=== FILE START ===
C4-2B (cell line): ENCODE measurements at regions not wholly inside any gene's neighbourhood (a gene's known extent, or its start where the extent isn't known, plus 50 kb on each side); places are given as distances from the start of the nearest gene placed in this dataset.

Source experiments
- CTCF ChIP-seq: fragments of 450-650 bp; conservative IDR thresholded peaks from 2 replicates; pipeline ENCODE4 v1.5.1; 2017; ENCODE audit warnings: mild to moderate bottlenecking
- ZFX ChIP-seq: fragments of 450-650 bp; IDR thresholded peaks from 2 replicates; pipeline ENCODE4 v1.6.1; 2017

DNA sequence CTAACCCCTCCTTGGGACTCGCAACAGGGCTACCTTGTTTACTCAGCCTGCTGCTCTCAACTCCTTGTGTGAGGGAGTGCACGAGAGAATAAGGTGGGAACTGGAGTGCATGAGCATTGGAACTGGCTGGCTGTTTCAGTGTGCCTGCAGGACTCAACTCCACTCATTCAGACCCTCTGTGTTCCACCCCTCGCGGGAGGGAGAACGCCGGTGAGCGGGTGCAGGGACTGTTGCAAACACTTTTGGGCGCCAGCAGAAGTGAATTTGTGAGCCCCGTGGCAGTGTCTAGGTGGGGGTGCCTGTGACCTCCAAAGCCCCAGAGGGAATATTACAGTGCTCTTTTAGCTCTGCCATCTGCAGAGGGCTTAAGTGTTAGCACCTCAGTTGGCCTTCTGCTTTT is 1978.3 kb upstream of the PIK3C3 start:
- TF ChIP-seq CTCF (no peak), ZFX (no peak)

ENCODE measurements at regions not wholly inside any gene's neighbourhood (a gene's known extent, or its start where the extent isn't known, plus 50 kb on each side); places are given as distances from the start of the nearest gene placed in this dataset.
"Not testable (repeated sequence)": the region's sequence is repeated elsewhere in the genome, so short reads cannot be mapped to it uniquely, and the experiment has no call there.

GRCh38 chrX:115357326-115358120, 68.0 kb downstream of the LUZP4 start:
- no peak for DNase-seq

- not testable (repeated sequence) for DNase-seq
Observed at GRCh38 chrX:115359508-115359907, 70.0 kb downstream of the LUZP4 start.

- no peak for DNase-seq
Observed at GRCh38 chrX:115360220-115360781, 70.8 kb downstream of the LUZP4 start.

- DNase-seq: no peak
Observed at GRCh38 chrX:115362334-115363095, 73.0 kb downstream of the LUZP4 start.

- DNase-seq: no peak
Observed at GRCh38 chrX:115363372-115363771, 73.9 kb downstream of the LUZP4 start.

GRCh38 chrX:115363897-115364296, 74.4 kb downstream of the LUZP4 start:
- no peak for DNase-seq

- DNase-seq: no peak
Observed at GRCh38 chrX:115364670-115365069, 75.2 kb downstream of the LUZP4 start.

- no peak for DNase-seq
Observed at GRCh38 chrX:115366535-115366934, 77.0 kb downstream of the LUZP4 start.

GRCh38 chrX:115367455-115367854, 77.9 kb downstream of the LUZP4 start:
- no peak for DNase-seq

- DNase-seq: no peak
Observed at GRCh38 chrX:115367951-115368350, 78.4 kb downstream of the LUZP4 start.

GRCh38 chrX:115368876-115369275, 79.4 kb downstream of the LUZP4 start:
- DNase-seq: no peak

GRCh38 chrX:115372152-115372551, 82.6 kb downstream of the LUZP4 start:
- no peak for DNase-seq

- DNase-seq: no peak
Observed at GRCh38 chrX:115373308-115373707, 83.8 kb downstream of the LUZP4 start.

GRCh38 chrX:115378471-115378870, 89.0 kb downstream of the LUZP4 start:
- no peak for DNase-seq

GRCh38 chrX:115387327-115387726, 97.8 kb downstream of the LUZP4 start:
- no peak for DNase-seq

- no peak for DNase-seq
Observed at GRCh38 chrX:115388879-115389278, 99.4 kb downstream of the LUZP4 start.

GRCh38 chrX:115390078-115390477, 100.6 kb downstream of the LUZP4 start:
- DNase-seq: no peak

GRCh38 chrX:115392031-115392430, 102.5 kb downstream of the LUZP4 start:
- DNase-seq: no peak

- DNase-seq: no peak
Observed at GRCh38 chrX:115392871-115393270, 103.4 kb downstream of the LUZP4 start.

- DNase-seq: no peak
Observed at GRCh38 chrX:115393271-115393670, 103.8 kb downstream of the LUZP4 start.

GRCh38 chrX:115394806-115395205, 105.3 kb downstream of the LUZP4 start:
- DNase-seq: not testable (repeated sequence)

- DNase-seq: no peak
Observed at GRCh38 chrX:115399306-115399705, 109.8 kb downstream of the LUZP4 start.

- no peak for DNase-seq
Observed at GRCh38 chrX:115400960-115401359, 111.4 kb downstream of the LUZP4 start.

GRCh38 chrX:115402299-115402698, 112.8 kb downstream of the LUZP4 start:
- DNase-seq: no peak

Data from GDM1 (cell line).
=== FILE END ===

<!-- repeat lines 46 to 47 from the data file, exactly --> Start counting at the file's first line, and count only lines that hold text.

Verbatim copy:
Observed at GRCh38 chrX:115392871-115393270, 103.4 kb downstream of the LUZP4 start.

- DNase-seq: no peak